[Editorial note: I apologize for covering items mentioned in the previous post(s) but there is just so much that has happened and I do want to paint a complete picture. There really is a wealth of information and to put it all in one post is overwhelming.]
Parents Raising Concerns Over Local Autism Group <- News Channel 20 story
Our life since withdrawing from the Siberian Snow Babies’ Animals for Autism program has been quite the roller coaster. It was hard enough to admit to ourselves that maybe, just maybe, we had made a mistake in the organization we had chosen to provide our Autism Service Dog. After all, the “founder” of the organization had a child on the spectrum. She knew our trials and tribulations, at least to some extent after all, no two autistic children are identical. Please read my previous post, if you have not already, for some more background.
We wanted to believe that it all was true, that autism service animals could be provided for a minimal cost even with the extensive training that would be required. This organization claimed that their access to resources and volunteers would allow them to cover most of the costs associated with providing Autism Service Animals. “The only costs associated with acquiring one of our animals are for the the training required to prepare them for a career as service animals. In addition, our trainers have greatly reduced their normal fees to make the dream of owning an Autism Service Animal a reality for more families than ever before.”
It was a dream. A dream shared by many a special needs family. We dream of the freedom, of the stability, that could be provided by a well-trained autism service dog. Many do not believe that dream is even close to a possibility due to the high costs associated with the acquisition. The promise of only needing to pay for training costs at a highly reduced rate is very appealing. Animals for Autism promised this. A service dog for on average $5000.00 which could be paid over a period of one year while your dog was being carefully trained under the watchful eye of a trainer who would be in continuous communication with the family. Then mention that this organization is planning on giving away an Autism Service Dog in honor of Autism Awareness Month. That certainly garners attention.
The fees were kept lower by screening and testing donated AKC and UKC puppies. By securing funding for all veterinary expenses, including spay/neutering, immunizations and microchipping, prior to placement. Securing “foster care” for the animals’ socialization (also known as puppy raisers) prior to placement. Providing a consistent diet of nutritionally balanced, high-quality food for the animal for the duration of the program (Lea was very specific that she utilized Purina products). Animals for Autism would secure donated equipment – tethers, leashes, collars and harnesses as well as a crate or “den” for the animal and then provide a “working vest” and proper credentials, documentation and all health records at time of placement.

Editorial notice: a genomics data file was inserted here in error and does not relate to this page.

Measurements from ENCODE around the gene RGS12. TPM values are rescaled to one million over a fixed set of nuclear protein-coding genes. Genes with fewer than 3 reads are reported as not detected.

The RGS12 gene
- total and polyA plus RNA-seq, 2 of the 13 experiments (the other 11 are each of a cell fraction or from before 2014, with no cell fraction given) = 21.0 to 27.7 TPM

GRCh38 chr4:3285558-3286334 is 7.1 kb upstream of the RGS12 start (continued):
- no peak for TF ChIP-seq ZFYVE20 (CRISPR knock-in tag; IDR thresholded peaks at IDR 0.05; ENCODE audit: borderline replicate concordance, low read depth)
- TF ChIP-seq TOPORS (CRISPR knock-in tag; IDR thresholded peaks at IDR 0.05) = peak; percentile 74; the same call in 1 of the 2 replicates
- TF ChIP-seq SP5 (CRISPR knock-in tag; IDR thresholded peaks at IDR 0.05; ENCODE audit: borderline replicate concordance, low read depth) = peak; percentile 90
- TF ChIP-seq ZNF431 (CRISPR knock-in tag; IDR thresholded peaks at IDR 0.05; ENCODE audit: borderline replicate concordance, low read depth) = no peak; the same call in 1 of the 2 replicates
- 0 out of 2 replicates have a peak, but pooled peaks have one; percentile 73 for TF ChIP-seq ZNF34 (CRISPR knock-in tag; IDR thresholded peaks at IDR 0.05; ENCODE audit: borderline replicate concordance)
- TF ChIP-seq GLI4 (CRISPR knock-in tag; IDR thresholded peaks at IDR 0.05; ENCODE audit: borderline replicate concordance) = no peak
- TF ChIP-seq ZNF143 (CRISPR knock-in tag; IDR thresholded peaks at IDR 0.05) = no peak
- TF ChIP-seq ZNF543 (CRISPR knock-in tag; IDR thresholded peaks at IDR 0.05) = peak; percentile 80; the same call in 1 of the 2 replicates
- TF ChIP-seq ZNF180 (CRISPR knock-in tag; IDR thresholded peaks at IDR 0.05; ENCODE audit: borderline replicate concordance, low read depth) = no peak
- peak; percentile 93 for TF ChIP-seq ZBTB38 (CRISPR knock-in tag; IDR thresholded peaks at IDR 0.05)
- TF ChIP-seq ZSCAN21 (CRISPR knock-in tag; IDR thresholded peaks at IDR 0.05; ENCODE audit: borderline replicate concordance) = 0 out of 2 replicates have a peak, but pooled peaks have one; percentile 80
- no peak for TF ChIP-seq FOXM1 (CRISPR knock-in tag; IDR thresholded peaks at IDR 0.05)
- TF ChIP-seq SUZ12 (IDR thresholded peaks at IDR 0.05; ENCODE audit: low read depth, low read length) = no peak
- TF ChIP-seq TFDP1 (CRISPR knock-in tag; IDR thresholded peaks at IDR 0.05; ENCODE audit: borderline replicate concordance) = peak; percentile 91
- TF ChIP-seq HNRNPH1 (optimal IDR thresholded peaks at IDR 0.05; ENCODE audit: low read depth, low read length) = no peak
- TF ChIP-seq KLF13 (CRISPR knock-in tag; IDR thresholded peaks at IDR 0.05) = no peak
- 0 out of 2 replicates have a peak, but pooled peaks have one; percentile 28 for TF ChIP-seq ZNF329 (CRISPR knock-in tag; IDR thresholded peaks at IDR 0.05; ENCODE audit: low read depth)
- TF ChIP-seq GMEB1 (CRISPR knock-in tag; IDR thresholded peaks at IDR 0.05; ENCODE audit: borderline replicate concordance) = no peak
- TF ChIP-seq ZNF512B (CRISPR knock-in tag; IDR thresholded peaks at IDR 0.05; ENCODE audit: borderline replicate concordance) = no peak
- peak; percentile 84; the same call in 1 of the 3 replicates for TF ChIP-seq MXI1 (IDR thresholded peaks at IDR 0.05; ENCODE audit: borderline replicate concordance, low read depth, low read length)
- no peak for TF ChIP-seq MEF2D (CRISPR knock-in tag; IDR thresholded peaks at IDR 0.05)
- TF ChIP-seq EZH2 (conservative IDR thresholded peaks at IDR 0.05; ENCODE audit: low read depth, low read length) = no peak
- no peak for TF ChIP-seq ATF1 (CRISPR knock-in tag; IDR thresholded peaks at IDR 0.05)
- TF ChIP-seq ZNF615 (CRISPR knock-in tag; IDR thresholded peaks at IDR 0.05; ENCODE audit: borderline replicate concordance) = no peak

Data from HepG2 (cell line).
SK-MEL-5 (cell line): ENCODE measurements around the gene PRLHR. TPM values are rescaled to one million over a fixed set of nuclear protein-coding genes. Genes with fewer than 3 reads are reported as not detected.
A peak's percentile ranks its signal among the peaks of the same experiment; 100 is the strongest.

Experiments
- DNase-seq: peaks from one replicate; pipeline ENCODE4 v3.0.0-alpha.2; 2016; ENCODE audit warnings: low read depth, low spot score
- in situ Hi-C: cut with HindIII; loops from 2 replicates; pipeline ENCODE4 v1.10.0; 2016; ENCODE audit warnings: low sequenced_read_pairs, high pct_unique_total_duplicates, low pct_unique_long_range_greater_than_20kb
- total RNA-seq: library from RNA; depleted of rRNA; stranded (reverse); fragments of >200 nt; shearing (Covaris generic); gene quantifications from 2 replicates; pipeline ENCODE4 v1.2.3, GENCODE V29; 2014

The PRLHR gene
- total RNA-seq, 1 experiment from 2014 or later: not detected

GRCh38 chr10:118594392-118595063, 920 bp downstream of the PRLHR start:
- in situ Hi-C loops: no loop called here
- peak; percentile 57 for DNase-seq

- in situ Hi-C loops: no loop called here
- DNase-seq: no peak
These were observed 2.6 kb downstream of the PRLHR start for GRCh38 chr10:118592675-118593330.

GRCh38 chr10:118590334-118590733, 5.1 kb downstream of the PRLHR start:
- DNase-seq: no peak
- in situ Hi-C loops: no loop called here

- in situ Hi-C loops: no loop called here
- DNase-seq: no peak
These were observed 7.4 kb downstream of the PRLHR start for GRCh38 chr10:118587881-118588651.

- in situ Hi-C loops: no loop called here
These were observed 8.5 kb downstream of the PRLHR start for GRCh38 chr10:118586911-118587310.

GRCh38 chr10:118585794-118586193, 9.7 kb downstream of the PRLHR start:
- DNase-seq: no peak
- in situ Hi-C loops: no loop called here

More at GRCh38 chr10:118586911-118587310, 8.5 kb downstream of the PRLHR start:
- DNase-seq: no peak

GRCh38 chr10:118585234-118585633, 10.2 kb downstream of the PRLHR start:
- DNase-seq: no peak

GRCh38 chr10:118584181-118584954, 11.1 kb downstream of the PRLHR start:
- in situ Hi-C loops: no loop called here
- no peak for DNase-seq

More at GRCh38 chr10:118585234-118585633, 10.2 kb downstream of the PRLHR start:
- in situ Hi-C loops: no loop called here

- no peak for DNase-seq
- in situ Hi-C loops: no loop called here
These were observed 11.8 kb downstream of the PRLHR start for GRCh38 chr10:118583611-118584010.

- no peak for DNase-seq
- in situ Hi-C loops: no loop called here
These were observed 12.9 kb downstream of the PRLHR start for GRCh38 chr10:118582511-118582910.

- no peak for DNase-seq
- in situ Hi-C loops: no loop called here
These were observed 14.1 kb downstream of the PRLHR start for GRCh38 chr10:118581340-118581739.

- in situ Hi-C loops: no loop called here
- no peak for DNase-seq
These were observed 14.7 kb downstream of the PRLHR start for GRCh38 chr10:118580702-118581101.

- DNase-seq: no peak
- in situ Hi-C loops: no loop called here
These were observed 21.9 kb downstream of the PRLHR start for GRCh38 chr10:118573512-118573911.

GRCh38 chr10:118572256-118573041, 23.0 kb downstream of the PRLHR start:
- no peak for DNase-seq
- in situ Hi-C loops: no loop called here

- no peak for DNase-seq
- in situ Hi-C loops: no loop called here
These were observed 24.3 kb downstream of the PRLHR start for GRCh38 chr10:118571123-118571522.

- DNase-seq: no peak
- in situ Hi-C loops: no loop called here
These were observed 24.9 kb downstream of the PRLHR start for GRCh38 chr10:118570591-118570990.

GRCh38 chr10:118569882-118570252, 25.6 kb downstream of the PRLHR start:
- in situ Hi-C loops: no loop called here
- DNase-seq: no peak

Just recently, a reporter, Mike Brooks, from an ABC affiliate in Springfield, Illinois went to try and get some information and maybe some answers. Ms. Kaydus told Mr. Brooks that the dogs were with donor families learning the basics, and that they only come to her for training sessions. She said that everything was on schedule and going fine. When he asked to see the dogs she said that it would not be possible. This was the story the news reporter was given. An “anonymous” person called to “inquire” about a service dog and was told that they have the service dog training program on hold until Pepsi gives them the rest of the money. Pepsi has only given them $25,000 and is holding off on the rest because people are lying about them and saying that there are no dogs. Due to this, they can’t afford to even feed the dogs right now and so they are in emergency shelters waiting. They have not yet begun training and they cannot get the dogs out until they get the rest of the money from Pepsi. Are you hearing this Pepsi (and Global Giving)? Once they get them back it will take at least 18 months to train. Anybody is welcome to come out to visit the dogs at the shelter in the meantime. It was so bad that they didn’t have a Christmas. Please remember that since May they have received over $5,000 from the families participating in their program AND $25,000 from Pepsi through Global Giving. This does not even include donations made directly to them on behalf of the families in the program since that has never been fully disclosed. If you figure that a 40 pound bag of Purina dog food can be purchased for about $30 a bag…why is it that they could not feed the animals? Especially, if the animals are actually out in their “foster homes” learning the basics. I believe that the volunteer puppy raisers were donating their time and providing for the puppies during that stage.
Each family seems to be given a version of the story most suitably tailored for them. How much of what we have been told is true and how much is false? I cannot even begin to guess. I do know that I would not wish this upon any family, let alone a family with a child on the autism spectrum. A child that has been told since May that soon they would have their very own puppy, who would be able to be there for them, no matter where. A puppy with a name and a face that was apparently a dream too good to be true.
Through this experience I have met and become friends with a group of families I would not have met otherwise. For that I am grateful. I am very bitter that you hurt my family. I am upset that I was not able to stop that from happening. I am angry that so many refuse to even see it as a problem. How would you feel had it happened to you?